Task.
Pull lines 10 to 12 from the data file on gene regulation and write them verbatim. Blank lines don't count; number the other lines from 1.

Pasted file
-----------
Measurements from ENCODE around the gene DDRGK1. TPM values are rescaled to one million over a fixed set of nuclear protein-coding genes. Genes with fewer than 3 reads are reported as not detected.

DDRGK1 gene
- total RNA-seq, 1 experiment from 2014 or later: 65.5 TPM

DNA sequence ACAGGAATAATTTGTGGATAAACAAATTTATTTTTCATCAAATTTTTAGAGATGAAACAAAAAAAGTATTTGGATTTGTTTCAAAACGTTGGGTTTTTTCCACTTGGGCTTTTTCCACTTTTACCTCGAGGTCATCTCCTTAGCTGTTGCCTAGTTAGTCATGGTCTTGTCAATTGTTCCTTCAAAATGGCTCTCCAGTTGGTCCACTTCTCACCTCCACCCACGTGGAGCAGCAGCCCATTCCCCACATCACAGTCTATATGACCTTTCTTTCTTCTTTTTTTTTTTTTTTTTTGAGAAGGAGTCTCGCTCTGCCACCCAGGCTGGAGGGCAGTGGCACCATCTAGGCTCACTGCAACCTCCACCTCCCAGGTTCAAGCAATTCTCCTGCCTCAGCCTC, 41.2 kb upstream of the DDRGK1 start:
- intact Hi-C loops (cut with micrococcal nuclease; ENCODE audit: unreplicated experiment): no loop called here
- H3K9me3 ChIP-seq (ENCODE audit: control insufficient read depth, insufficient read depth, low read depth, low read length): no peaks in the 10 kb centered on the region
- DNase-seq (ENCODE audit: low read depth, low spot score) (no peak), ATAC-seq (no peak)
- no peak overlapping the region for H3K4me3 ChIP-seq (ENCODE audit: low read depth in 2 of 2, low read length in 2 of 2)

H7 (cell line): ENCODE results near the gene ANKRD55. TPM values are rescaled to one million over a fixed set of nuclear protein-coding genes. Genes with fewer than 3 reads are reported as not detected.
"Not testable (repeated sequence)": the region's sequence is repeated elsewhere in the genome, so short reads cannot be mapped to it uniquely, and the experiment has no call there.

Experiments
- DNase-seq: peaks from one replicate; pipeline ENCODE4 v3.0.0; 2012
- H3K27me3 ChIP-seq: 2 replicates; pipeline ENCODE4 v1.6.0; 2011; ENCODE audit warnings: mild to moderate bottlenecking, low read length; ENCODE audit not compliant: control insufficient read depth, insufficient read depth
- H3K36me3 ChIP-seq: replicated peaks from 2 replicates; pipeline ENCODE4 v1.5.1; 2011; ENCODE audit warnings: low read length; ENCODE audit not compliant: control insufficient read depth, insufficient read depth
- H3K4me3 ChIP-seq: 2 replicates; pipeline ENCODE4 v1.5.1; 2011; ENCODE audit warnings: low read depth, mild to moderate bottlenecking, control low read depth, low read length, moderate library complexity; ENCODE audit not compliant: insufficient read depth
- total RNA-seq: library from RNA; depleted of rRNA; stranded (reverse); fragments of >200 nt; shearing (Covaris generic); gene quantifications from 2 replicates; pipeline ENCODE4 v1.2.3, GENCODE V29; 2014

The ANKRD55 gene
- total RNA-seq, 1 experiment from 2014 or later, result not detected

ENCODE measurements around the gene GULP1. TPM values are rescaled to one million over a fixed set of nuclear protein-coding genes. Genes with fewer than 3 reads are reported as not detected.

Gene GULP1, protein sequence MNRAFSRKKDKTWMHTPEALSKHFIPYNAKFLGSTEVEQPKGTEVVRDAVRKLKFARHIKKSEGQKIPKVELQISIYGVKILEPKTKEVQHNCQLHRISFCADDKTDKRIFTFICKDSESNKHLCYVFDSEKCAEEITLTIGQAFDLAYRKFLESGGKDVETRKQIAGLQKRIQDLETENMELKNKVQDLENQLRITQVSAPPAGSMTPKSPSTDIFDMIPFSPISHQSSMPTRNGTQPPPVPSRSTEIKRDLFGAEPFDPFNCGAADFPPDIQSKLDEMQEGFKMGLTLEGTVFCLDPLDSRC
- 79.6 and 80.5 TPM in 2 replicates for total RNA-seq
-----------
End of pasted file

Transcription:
"Not testable (repeated sequence)": the region's sequence is repeated elsewhere in the genome, so short reads cannot be mapped to it uniquely, and the experiment has no call there.

Experiments
- DNase-seq: peaks from one replicate; pipeline ENCODE4 v3.0.0; 2012